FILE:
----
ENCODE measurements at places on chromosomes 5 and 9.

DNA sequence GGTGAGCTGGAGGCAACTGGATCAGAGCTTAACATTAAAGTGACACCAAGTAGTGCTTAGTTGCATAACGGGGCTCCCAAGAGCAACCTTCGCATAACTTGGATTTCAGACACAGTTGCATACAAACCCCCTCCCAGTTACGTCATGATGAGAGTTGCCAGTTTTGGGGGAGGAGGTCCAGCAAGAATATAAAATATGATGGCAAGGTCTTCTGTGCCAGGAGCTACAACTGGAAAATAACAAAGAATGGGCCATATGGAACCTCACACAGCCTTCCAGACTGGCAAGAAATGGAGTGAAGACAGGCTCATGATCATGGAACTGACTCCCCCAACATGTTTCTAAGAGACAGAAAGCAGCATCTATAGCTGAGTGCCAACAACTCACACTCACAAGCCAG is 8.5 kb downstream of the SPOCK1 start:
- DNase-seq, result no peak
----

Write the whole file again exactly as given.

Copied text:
ENCODE measurements at places on chromosomes 5 and 9.

DNA sequence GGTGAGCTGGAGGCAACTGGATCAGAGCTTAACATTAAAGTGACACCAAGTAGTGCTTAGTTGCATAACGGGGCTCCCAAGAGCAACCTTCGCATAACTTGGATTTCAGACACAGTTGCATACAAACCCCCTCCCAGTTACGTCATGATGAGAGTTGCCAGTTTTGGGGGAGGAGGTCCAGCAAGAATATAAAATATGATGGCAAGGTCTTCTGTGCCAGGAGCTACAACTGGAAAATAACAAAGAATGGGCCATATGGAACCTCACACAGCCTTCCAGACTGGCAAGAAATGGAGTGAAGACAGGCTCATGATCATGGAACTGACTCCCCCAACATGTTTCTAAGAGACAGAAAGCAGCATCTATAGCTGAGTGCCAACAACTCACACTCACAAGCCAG is 8.5 kb downstream of the SPOCK1 start:
- DNase-seq, result no peak